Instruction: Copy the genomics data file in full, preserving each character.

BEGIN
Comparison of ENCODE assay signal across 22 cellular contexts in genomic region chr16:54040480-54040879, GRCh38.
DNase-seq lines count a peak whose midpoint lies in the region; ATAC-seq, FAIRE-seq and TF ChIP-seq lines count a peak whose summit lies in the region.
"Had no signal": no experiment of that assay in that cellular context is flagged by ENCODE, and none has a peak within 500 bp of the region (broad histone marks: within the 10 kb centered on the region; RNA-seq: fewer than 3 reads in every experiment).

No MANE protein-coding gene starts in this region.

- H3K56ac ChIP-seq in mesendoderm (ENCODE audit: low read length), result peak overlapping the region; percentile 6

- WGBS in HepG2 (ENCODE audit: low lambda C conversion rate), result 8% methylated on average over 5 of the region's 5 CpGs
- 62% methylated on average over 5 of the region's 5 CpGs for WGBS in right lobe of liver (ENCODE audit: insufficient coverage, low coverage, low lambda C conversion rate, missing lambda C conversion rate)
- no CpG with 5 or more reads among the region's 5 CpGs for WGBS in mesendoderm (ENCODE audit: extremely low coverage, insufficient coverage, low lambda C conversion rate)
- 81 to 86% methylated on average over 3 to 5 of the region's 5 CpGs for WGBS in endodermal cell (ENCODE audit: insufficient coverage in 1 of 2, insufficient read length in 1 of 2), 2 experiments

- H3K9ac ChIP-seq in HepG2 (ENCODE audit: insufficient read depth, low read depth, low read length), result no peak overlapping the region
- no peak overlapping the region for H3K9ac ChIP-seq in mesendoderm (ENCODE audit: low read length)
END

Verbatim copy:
Comparison of ENCODE assay signal across 22 cellular contexts in genomic region chr16:54040480-54040879, GRCh38.
DNase-seq lines count a peak whose midpoint lies in the region; ATAC-seq, FAIRE-seq and TF ChIP-seq lines count a peak whose summit lies in the region.
"Had no signal": no experiment of that assay in that cellular context is flagged by ENCODE, and none has a peak within 500 bp of the region (broad histone marks: within the 10 kb centered on the region; RNA-seq: fewer than 3 reads in every experiment).

No MANE protein-coding gene starts in this region.

- H3K56ac ChIP-seq in mesendoderm (ENCODE audit: low read length), result peak overlapping the region; percentile 6

- WGBS in HepG2 (ENCODE audit: low lambda C conversion rate), result 8% methylated on average over 5 of the region's 5 CpGs
- 62% methylated on average over 5 of the region's 5 CpGs for WGBS in right lobe of liver (ENCODE audit: insufficient coverage, low coverage, low lambda C conversion rate, missing lambda C conversion rate)
- no CpG with 5 or more reads among the region's 5 CpGs for WGBS in mesendoderm (ENCODE audit: extremely low coverage, insufficient coverage, low lambda C conversion rate)
- 81 to 86% methylated on average over 3 to 5 of the region's 5 CpGs for WGBS in endodermal cell (ENCODE audit: insufficient coverage in 1 of 2, insufficient read length in 1 of 2), 2 experiments

- H3K9ac ChIP-seq in HepG2 (ENCODE audit: insufficient read depth, low read depth, low read length), result no peak overlapping the region
- no peak overlapping the region for H3K9ac ChIP-seq in mesendoderm (ENCODE audit: low read length)